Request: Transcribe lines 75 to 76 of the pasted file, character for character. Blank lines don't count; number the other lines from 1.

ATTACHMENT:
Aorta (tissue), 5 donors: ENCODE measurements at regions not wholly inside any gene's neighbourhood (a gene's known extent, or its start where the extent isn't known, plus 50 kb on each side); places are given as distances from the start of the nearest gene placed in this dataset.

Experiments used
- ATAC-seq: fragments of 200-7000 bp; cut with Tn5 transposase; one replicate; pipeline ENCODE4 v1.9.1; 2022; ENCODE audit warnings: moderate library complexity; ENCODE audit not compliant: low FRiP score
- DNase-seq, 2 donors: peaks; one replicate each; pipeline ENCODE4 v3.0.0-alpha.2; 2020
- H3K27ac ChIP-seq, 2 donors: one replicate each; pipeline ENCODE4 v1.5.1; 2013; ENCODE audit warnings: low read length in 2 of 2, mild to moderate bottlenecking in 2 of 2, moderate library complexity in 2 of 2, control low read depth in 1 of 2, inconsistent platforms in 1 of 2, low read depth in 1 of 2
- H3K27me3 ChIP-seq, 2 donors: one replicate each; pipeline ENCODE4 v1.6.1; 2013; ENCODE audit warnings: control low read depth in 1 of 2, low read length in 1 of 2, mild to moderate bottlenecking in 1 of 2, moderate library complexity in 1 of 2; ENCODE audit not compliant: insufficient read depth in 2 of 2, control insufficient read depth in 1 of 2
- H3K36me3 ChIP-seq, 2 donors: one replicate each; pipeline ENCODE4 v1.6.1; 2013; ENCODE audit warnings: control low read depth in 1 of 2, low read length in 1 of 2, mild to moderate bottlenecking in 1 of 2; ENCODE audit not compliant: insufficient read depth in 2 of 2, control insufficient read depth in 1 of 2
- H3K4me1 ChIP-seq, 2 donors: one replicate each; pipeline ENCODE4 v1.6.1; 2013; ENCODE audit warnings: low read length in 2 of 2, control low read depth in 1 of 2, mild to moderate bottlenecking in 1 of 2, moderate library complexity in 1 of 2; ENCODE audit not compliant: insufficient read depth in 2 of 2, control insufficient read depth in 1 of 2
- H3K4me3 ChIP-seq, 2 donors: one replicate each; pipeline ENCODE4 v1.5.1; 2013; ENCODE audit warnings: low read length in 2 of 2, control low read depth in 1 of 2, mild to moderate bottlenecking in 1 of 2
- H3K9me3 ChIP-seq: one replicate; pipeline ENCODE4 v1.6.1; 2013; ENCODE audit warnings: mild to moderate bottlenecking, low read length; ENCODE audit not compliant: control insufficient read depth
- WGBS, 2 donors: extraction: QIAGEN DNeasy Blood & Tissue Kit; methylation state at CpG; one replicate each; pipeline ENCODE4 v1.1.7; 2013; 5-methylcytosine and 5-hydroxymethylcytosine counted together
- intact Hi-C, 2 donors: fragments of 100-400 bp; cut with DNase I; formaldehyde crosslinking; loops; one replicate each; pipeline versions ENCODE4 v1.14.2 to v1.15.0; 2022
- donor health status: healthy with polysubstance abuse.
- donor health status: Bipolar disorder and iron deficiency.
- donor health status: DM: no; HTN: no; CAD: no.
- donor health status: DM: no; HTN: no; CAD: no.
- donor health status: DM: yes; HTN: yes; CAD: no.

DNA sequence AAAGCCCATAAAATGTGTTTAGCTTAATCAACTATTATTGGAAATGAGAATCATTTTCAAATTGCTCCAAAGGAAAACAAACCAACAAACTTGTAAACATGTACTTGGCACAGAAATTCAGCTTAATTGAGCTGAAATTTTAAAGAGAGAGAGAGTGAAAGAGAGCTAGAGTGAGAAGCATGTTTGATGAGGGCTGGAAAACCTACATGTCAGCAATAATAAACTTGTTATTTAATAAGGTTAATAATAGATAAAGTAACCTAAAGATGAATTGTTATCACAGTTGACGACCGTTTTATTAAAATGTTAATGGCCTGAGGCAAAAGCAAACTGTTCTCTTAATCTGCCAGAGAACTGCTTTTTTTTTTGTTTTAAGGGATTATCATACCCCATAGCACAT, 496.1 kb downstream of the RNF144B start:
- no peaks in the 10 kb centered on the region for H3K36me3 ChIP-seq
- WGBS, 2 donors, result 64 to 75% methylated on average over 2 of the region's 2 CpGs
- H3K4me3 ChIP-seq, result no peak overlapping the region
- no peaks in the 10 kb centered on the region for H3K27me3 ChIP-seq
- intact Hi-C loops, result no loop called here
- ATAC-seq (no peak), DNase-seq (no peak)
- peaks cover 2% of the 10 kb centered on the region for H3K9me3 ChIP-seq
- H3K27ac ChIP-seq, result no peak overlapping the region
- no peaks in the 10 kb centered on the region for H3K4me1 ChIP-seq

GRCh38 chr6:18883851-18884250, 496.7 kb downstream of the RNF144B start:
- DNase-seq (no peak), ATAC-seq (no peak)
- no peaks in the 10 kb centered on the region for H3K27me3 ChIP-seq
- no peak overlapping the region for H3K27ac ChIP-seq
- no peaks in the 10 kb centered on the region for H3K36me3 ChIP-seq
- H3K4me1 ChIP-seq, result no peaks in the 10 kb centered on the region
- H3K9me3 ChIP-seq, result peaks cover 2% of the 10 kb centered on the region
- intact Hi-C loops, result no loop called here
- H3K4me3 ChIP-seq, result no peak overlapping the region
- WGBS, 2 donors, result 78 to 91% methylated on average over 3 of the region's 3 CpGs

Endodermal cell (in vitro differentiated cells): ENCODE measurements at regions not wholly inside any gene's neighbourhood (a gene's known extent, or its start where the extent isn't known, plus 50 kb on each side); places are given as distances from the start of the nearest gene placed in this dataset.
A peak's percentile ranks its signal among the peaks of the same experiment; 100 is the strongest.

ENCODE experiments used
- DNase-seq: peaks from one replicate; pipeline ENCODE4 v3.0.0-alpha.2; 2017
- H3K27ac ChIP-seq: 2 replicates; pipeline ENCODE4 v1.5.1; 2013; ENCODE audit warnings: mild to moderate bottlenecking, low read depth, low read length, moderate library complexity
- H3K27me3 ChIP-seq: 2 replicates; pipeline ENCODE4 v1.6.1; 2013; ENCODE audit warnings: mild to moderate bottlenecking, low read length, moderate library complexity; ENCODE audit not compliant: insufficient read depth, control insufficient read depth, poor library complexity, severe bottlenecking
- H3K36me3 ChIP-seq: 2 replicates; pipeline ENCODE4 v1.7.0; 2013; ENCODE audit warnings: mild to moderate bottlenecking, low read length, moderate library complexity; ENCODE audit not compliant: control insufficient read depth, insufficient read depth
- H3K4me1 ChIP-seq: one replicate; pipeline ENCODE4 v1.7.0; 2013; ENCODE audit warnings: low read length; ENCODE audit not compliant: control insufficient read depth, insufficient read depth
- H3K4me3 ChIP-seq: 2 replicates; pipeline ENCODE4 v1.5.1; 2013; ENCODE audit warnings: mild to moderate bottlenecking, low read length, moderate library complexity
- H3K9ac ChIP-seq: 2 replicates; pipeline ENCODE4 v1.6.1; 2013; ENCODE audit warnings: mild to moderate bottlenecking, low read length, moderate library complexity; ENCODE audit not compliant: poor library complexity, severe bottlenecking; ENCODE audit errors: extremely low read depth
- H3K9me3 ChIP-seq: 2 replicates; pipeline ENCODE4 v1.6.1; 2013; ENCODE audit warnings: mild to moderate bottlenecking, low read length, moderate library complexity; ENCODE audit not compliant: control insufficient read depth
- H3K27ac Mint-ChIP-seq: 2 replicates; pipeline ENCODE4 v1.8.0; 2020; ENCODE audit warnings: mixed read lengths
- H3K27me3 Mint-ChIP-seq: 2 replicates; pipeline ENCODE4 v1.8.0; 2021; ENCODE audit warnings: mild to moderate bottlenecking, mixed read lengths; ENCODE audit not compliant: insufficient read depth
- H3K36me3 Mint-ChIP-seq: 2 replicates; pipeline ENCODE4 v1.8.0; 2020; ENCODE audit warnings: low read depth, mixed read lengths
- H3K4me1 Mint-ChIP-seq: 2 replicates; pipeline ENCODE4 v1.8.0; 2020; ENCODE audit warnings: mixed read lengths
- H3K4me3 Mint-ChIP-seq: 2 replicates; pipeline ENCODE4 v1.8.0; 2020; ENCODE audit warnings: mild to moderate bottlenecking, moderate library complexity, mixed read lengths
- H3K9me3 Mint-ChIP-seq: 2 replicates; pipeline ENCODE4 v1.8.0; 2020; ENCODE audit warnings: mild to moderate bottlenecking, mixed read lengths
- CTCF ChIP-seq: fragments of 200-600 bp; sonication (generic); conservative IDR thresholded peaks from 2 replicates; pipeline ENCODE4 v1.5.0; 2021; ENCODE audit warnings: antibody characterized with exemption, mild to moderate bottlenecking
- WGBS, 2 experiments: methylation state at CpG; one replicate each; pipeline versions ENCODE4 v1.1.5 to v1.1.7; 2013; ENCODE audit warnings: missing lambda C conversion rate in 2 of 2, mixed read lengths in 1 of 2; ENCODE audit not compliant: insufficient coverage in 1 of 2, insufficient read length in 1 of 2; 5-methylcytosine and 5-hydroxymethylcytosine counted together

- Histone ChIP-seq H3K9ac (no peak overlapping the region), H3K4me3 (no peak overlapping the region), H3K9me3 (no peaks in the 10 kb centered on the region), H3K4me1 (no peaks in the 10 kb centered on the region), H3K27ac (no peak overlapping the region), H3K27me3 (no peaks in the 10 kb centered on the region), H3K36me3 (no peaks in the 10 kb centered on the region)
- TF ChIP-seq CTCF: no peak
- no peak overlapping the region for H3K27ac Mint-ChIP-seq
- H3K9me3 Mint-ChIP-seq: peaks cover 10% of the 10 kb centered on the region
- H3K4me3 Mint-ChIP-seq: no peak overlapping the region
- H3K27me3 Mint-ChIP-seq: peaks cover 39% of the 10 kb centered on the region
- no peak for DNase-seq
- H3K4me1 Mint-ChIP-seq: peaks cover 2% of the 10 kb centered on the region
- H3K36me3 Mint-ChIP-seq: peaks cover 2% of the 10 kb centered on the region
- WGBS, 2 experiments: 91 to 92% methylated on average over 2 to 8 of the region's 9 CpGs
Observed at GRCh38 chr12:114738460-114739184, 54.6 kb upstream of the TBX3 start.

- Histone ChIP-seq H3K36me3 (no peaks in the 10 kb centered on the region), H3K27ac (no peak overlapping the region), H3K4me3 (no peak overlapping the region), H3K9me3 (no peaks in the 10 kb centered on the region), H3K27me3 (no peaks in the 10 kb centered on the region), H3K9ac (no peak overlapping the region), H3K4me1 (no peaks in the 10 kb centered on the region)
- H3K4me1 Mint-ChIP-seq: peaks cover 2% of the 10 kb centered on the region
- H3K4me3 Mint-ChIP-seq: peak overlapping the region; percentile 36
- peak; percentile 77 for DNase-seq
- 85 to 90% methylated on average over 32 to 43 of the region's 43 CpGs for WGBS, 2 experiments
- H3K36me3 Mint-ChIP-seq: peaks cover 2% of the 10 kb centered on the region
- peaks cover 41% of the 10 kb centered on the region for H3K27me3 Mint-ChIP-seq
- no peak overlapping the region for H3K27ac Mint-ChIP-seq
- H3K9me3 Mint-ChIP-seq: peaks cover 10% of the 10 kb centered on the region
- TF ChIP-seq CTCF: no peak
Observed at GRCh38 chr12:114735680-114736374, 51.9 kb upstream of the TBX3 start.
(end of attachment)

- no peak overlapping the region for H3K27ac Mint-ChIP-seq
- H3K9me3 Mint-ChIP-seq: peaks cover 10% of the 10 kb centered on the region